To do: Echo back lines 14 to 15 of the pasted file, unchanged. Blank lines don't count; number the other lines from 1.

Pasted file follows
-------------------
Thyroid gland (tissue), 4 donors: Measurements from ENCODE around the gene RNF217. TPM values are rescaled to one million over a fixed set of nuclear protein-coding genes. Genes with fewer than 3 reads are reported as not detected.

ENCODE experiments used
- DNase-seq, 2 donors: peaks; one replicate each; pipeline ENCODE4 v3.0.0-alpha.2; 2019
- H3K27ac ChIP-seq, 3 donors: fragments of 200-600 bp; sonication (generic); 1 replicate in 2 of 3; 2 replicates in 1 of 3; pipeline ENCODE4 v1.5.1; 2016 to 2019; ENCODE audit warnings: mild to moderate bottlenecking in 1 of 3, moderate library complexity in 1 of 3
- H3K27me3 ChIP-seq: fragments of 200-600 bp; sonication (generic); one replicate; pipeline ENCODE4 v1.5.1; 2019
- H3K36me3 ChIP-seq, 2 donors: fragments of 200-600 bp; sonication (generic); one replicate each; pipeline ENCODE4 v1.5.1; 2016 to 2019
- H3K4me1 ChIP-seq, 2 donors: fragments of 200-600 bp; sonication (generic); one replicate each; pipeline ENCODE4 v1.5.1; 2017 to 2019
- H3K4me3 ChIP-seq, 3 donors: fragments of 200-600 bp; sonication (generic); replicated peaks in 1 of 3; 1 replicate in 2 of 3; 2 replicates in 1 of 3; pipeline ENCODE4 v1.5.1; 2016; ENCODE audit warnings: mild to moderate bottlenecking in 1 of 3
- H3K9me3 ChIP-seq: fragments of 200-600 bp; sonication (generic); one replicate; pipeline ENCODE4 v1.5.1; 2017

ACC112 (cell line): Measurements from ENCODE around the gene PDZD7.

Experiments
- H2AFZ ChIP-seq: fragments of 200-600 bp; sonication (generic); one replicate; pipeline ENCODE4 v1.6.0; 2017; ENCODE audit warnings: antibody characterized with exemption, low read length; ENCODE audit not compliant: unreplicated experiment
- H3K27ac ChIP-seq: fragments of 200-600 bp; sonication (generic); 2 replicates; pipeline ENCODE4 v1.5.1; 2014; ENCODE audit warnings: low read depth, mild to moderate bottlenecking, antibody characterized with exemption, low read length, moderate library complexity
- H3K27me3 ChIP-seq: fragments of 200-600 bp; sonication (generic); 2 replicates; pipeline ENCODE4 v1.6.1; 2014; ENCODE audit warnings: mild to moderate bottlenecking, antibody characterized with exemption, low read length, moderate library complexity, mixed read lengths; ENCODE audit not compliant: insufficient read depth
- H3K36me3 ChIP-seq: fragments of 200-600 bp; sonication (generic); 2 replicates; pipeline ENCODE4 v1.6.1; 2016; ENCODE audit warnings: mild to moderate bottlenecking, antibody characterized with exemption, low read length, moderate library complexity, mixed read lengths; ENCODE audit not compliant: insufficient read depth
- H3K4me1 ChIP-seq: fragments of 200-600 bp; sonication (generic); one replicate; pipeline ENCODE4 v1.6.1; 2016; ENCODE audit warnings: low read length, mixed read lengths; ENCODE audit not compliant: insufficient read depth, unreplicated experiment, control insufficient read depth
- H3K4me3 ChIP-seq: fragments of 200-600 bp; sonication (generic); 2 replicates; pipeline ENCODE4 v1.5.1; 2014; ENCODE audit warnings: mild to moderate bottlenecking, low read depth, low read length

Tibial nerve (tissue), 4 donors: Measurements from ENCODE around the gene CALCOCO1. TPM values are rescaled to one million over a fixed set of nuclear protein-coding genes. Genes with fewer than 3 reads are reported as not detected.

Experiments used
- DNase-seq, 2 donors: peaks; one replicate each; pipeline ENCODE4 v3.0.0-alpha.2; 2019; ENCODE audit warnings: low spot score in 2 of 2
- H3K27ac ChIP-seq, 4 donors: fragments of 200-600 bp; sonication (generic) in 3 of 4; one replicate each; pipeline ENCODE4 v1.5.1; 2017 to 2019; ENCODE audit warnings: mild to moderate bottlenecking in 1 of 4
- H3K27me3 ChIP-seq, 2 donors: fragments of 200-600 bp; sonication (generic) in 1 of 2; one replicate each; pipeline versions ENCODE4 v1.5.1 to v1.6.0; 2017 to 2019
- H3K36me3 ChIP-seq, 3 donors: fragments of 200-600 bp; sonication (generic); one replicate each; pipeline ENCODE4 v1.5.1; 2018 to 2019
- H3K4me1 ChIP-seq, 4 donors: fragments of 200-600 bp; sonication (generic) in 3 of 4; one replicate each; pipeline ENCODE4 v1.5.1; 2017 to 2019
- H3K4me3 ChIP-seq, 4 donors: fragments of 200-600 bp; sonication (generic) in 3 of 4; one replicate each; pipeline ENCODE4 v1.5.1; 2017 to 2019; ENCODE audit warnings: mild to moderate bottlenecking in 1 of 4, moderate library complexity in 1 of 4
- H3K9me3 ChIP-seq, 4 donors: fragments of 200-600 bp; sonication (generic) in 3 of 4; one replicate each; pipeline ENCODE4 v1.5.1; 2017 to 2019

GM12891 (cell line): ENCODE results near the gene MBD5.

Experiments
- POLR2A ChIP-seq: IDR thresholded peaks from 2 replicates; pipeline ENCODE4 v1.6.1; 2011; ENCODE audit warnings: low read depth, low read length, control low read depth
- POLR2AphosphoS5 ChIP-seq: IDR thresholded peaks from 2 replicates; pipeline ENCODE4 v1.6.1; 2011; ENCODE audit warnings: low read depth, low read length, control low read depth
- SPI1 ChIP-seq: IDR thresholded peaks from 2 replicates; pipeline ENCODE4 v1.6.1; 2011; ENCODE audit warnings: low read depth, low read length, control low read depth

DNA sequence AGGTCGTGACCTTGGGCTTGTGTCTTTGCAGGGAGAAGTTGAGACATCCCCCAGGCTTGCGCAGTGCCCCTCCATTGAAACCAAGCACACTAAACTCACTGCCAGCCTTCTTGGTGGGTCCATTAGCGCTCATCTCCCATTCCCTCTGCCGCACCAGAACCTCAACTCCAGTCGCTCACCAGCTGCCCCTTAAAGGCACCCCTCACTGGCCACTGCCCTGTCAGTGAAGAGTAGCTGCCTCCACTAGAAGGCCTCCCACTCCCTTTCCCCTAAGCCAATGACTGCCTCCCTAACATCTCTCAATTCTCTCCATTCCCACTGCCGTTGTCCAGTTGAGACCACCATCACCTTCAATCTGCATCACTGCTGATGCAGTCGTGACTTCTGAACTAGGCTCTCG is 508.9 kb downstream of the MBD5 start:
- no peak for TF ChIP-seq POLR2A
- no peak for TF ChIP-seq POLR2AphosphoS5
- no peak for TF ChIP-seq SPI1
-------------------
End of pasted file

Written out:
- H3K27me3 ChIP-seq: fragments of 200-600 bp; sonication (generic); 2 replicates; pipeline ENCODE4 v1.6.1; 2014; ENCODE audit warnings: mild to moderate bottlenecking, antibody characterized with exemption, low read length, moderate library complexity, mixed read lengths; ENCODE audit not compliant: insufficient read depth
- H3K36me3 ChIP-seq: fragments of 200-600 bp; sonication (generic); 2 replicates; pipeline ENCODE4 v1.6.1; 2016; ENCODE audit warnings: mild to moderate bottlenecking, antibody characterized with exemption, low read length, moderate library complexity, mixed read lengths; ENCODE audit not compliant: insufficient read depth